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Hindu Solar Calendars – Differences – Various Calculations

Hindu solar calendars are mainly followed in Kerala, Tamil Nadu, Bengal, Odisha, Assam, Punjab and Tripura. Those sects and regions that follow Sankranti as starting of month follow solar calendar. There are major differences in the solar calendars followed in various regions.

The calendars followed in most regions in India is the lunar calendar based on the movement of moon. Even solar calendars follow the lunar calendar for setting majority of pan India festivals. A solar month in Hindu calendars begin on 14th or 15th or 16th of a traditional month.

Hindu Solar Calendars

The solar year is the time period of the earth‘s revolution around the sun. If instead of taking the sun as a fixed body, we assume the earth to be fixed, then the sun will seem to be moving around the earth. Therefore, the time taken for the sun to make a complete revolution of the earth and come back to the same reference point in the sky will be the measure of a year. The reference point to which the sun returns every year is fixed in two different ways, which yields different results for the length of the year.

Sidereal or nirayana system

A fixed point on the ecliptic with reference to a background star.

Leap Year in Sidereal system

In a nirayana or sidereal year calendar when the months have a fixed number of days and a normal year has 365 days, to compensate for the left over period of 0.256363 day, there will be continuous leap years, including century years, at intervals of four years, also there will be additional leap years added mathematically added at intervals of 157 years, this can be rounded off to 160 years. This rounding up is probably so that these leap years will not coincide with the usual leap years that are added every four years. If we take a scenario where 4AD was taken to be a leap year, also 2AD was a specially added leap year. If we were to follow a 157 year interval, in the third cycle we get a sum of 316 which is divisible by 4. So now the question is does this leap year contain two leap days? However, if we follow a 160 year cycle, we do not  run into the problem.

In India the sidereal or nirayana system is followed by the traditional calendar. It follows the calendarical principles laid down in the ancient astronomical treatise named as Surya Siddhanta.

The fixed initial point is the point on the ecliptic which is placed opposite the bright star Chaitra  Spica œ α Virgins) located close to the ecliptic. This fixed point is also the vernal equinoctial point of the vernal equinox day of 285AD. Due to the precessional motion the fixed point in the sky which was opposite to the star Chaitra has shifted considerably since 285AD (23°49‘ on 1st January 1997).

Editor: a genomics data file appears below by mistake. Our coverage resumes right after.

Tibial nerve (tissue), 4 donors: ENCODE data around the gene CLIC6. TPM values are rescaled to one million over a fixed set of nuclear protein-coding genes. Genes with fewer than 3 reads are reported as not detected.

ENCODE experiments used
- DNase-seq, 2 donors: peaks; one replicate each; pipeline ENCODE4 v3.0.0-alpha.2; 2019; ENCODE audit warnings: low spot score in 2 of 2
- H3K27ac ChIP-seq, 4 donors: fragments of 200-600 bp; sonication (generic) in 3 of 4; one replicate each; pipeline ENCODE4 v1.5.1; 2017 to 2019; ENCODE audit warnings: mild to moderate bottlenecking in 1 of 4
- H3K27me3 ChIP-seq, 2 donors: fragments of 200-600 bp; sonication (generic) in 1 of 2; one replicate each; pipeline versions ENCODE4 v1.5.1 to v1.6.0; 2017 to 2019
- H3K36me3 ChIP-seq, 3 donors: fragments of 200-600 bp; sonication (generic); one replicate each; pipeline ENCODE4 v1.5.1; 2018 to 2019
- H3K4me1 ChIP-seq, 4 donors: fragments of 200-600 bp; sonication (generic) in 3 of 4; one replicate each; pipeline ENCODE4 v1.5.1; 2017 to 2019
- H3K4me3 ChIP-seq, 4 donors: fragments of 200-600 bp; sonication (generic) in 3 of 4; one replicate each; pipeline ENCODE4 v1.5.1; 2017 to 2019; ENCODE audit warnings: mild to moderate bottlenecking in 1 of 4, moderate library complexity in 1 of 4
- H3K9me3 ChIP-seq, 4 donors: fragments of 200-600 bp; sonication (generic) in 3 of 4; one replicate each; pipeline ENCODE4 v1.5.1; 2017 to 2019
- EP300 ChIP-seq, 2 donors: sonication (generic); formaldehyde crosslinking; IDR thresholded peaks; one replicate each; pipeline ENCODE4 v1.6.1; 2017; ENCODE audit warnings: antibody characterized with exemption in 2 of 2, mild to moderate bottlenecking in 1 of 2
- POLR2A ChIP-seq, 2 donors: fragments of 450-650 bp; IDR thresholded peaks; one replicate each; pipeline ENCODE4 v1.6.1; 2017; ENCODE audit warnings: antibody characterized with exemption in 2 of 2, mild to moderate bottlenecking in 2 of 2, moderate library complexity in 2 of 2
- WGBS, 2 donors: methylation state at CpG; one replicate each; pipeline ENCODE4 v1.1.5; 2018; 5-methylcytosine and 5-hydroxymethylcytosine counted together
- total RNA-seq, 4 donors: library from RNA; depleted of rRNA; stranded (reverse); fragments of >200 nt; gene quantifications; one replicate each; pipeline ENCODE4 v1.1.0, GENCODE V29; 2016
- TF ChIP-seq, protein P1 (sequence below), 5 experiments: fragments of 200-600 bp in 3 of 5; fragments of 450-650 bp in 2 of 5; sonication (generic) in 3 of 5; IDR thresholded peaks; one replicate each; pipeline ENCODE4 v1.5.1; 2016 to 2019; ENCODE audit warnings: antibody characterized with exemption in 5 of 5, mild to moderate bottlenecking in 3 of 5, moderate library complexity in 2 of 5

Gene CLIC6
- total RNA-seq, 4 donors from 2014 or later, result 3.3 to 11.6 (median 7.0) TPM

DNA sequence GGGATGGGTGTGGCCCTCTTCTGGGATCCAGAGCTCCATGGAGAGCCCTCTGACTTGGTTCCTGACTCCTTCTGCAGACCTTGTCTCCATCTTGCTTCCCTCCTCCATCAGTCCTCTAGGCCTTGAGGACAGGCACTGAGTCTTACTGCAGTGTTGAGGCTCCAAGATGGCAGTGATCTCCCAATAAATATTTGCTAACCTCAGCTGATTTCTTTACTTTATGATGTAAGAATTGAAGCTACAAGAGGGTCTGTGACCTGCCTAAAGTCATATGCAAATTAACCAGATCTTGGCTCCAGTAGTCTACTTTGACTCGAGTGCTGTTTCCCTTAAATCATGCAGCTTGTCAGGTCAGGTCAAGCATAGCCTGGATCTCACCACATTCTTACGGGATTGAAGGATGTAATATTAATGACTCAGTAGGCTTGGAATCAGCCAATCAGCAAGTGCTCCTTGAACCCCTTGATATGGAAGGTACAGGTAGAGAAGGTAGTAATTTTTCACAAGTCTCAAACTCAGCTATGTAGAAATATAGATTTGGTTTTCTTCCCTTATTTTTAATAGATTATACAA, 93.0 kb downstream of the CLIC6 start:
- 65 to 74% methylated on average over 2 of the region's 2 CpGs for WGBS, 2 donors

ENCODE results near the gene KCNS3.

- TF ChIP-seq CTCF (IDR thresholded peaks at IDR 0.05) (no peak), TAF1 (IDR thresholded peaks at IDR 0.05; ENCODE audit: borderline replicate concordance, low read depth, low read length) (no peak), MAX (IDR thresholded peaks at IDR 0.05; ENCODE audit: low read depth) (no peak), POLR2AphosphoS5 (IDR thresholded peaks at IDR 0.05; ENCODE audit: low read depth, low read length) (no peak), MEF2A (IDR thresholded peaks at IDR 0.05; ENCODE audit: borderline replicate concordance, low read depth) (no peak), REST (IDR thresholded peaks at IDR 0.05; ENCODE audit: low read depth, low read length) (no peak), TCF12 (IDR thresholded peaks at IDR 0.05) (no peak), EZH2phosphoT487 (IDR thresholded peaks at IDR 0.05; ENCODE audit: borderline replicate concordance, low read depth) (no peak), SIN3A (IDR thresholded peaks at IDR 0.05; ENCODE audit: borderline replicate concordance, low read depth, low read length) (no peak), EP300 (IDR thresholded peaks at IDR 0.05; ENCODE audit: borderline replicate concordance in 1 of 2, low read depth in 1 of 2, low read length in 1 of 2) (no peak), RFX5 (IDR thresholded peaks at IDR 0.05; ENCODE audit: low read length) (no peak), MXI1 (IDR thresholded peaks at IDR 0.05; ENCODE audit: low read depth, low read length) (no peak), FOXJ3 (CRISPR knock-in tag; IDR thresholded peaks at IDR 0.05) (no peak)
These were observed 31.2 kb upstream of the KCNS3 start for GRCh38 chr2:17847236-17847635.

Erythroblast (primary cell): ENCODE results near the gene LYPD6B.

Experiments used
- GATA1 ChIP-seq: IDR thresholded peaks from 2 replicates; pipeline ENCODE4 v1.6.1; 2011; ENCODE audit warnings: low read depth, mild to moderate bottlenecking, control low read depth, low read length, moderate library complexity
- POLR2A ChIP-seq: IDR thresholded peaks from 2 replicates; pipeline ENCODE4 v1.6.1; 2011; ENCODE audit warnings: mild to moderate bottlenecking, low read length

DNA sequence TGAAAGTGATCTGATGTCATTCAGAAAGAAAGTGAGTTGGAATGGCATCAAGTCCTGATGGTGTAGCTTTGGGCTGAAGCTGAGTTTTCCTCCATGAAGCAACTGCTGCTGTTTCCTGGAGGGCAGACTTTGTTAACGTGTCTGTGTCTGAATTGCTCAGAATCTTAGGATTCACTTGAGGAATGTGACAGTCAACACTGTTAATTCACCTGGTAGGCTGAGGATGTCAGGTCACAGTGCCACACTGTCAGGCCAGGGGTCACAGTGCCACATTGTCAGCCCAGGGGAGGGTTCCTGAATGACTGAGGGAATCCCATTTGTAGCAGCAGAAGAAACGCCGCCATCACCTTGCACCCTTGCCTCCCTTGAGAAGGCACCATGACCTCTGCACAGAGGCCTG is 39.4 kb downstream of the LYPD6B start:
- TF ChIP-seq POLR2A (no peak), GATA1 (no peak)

Various Calculations in Hindu Solar Calendars

There are twelve rasis or zodiacs in the sky. The ecliptic lies in the middle of this zodiac belt. These twelve zodiacs divide the ecliptic into twelve equal arcs of 30° each. In the tropical system the start of these divisions is from the vernal equinoctial point, but in the sidereal system, the start of the divisions is made from the earlier mentioned fixed point from which Mesha rasi (Aries) starts.

The length of the months are based on the time taken by the sun to traverse the respective rasis, which is the period covered from the time at which the sun enters the concerned rasi, to the time it enters the next rasi. The moment at which the sun enters a rasi is known as a Samakranti.

The sankranti however, may take place at any time of day or night. The day of the month of the traditional calendar known as the savanna or panchang day starts with sunrise. Therefore, depending on the time of the sankranti and the convention followed to determine the starting day for the month, there are four different conventions for four different regions. The month may commence on the same day as the sankranti, or on the following day, or sometimes in some regions, the day after. Due to the regional variances, sometimes the same month has different number of days in different regions. Also the same month in the same region may have different number days in different years.


There are four different conventions for choosing the starting day of the months followed in different regions of India

Odisha School
The solar month begins on the same day when the sun enters the concerned rasi. This convention is followed in Odisha, Punjab and Haryana where solar calendars are used.

Tamil School
When the sankranti takes place before sunset, the month begins on the same day. If it takes place after sunset, the month begins on the next day. Generally, followed in Tamil Nadu.

Malayalam School
The month begins on the same day if the sankranti happens before aparahna, i.e., before 3/5 h of the time from sunrise to sunset. Otherwise, it begins on the next day. Generally followed in Kerala.

Bengal School
When a samkranti takes place between sunrise and the following midnight, the solar month begins on the next day, and when it begins after midnight, the month begins on the day following the next day, that is, on the third day. This is the general rule, and in some special circumstances, there are some deviations from this rule. Generally followed in Bengal, Assam and Tripura.

Source - Chatterjee S.K., (1998) Indian Calendaric System, Publications Division, Ministry of Information and Broadcasting, Government of India.
Dershowitz N. and Reingold E.M., (1997) Calendarical Calculations, Cambridge University Press
Indian Calendars Aslaksen H. and  Doegar A. Department of Physics, Faculty of Science, National University of Singapore 10 Kent Ridge Road, Singapore 117546